Weaver was extensively involved in community service and was named Mobilian of the Year in 1983, an honor awarded annually since 1948 by the Civitan Club to some of the most influential leaders in the Mobile community. A Rotarian since 1950, he was president of Sylacauga Rotary Club and Rotary Club of Mobile. He served on the Board of Directors of the Rotary Club of Mobile, governor of District 688 Rotary International, the Board of Directors of Rotary Children’s Foundation and Board of Directors of Rotary Rehabilitation Center. He was the third member of the Rotary Club of Mobile to be named a Paul Harris Fellow, received the Rotary Club of Mobile “Rotarian of the Year Award” and Rotary District 6880 “Meritorius Achievement Award.”
Among numerous awards, he received the Mobile Register’s “M.O. Beale Scroll of Merit” seven times and the Distinguished Award from the Alabama Easter Seal Society in 1990.
Weaver served on the following denominational, educational and community boards: Chairman, Alabama Baptist State Executive Board; Chairman, Alabama Baptist Historical Commission; Deacon and Sunday School Teacher, First Baptist Church of Mobile; Chairman, Board of Directors, Baptist Oaks Retirement Center; Trustee, Alabama Association of Independent Colleges and Universities; Board of Directors, Council for Advancement of Small Colleges in America; Board of Trustees, Southern Baptist Theological Seminary; President, Southern Baptist Association of Colleges and Universities; Chairman, Southern Baptist Education Commission; Chairman, Selection Committee, Bedsole Scholars Program; Chairman, Board of Directors and President, Community Chest and Council; United Way of Southwest Alabama Campaign Chairman 1983; Library Board, City of Mobile; Chairman, Advisory Committee America’s Junior Miss Pageant; Board of Directors, America’s Junior Miss Scholarship Foundation; Mobile Area Council, Boy Scouts of America; Mobile Chapter, American Red Cross; Mobile Museum Board; Mobile Area Chamber of Commerce; Chairman, Easter Seal Society; Advisory Board, Mobile Chapter Freedoms Foundation; Gordon Smith Center, Board of Directors; Steering Committee, Mobile United; First Dean of Leadership Mobile Program; President, Leadership Mobile; and Volunteer Mobile, Board of Directors.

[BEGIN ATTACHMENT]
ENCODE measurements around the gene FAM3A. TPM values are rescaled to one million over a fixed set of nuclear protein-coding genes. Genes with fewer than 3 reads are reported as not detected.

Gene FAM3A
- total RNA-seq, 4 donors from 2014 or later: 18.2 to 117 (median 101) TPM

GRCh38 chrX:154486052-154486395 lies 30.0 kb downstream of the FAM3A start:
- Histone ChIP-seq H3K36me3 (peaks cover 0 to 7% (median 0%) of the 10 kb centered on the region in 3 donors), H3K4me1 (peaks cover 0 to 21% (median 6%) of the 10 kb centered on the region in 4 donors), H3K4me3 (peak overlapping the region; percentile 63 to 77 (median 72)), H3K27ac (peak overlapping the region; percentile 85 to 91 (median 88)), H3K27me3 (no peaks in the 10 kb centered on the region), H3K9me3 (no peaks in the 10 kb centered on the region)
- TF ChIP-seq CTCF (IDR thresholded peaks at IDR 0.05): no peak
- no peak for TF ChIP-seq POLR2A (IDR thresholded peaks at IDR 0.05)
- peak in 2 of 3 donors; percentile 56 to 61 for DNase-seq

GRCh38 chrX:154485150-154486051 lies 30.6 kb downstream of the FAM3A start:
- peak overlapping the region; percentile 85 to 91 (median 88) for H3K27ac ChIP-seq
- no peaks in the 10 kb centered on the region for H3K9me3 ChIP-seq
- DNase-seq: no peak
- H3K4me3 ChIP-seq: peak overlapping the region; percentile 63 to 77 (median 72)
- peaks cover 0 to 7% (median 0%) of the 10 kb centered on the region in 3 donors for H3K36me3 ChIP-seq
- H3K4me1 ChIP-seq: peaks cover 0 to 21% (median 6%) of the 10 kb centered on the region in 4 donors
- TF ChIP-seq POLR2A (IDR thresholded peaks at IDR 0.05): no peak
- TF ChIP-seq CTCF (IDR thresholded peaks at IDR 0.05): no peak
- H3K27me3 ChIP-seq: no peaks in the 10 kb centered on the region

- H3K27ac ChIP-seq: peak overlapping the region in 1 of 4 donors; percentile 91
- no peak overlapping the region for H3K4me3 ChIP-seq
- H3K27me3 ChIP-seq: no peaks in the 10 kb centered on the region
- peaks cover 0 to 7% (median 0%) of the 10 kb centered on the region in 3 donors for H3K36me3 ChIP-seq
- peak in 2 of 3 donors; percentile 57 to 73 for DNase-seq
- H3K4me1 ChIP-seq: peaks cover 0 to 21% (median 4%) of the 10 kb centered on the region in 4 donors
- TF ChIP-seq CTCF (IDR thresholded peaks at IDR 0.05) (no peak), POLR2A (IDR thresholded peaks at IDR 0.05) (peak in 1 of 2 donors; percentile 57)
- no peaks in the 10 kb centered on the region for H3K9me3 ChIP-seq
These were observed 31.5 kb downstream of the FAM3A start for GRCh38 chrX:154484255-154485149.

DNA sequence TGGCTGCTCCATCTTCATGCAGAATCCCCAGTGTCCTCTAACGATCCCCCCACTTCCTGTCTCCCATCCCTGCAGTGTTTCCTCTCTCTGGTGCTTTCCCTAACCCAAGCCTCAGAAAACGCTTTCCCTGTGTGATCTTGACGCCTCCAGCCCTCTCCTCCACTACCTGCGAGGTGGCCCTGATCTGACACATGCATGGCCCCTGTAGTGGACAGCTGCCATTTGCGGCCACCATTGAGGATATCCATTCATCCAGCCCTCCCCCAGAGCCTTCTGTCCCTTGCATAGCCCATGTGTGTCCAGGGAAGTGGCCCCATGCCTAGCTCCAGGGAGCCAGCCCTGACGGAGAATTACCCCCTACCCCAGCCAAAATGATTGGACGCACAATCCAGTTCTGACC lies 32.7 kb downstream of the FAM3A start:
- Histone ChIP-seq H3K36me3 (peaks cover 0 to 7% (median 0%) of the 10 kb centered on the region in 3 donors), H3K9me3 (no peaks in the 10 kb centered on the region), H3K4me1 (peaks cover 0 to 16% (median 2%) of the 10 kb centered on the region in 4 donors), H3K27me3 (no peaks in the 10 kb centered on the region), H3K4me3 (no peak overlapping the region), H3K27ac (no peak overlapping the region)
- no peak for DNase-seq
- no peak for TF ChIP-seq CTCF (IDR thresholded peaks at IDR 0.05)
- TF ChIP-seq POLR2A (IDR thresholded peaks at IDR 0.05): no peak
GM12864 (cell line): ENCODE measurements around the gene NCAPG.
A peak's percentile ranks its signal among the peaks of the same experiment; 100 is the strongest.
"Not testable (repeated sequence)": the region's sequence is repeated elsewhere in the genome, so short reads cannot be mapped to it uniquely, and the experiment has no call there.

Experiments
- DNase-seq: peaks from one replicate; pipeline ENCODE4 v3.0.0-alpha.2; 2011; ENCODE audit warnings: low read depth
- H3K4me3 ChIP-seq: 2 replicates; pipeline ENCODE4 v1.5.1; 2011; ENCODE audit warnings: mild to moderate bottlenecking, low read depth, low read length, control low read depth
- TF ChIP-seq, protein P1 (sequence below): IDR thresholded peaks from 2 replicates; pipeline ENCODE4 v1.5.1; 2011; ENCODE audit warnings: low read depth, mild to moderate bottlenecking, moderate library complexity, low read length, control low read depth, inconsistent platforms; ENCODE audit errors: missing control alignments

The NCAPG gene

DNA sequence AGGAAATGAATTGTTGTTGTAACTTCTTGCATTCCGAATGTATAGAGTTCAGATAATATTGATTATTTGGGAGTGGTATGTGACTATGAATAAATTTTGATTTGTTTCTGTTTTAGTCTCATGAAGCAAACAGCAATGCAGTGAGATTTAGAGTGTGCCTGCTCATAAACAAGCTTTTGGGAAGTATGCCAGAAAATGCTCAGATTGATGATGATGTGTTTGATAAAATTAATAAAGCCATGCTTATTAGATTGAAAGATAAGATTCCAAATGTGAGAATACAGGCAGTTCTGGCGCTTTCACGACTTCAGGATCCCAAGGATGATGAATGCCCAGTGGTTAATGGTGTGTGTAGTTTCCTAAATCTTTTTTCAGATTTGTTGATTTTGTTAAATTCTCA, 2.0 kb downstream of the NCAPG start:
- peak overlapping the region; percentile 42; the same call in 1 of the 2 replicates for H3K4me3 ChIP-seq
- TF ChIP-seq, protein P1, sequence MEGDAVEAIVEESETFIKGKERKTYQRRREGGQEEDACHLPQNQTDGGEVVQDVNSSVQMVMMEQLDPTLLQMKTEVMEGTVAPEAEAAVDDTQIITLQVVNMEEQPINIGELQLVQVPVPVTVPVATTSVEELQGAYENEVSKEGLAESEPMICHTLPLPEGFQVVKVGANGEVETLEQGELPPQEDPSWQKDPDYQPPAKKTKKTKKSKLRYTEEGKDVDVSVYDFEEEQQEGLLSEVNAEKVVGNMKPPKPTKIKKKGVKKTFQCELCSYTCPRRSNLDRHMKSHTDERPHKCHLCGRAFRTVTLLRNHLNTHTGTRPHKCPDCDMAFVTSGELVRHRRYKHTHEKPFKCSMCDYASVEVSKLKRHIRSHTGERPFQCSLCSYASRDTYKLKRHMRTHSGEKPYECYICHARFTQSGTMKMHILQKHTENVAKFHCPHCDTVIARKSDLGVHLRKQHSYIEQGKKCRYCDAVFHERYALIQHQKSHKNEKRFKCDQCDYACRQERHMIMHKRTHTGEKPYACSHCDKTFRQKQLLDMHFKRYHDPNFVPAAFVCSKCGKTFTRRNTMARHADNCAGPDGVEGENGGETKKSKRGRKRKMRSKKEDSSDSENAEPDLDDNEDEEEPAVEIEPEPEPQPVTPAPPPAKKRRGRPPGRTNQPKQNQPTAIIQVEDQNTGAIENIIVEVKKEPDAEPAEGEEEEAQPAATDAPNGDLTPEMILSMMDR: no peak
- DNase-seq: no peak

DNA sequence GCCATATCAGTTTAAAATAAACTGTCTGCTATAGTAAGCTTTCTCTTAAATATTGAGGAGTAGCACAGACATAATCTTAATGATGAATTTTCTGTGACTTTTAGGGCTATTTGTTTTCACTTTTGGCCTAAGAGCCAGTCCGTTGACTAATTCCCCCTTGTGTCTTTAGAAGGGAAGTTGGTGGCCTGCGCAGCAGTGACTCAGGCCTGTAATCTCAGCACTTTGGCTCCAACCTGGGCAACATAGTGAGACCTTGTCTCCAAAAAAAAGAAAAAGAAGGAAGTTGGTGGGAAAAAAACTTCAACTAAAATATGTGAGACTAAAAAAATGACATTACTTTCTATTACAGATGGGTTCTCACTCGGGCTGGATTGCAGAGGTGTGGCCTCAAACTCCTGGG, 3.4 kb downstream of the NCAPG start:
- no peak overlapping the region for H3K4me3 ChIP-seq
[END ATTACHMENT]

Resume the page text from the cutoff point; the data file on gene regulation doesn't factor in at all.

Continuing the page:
He was preceded in death by his beloved wife “B,” Annie Boyd Parker Weaver, and a brother, Davis C. Weaver, M.D., and his parents.
He is survived by his daughter, Anne Weaver Davis and son-in-law Thomas H. Davis Jr.; three grandsons: Thomas H. “Trey” Davis III (Brooke), Campbell G. Davis, and Clayton C. Davis (Mary Ann); a great-granddaughter, Lucy Grey Davis; and siblings Ann Weaver Armstrong and Robert C. Weaver.
Memorial contributions may be made to the University of Mobile designated for the William K. Weaver Jr. Endowed Scholarship. Gifts may be made online at giving.umobile. edu or by mail to: University of Mobile Development Office, 5735 College Parkway, Mobile, AL 36613.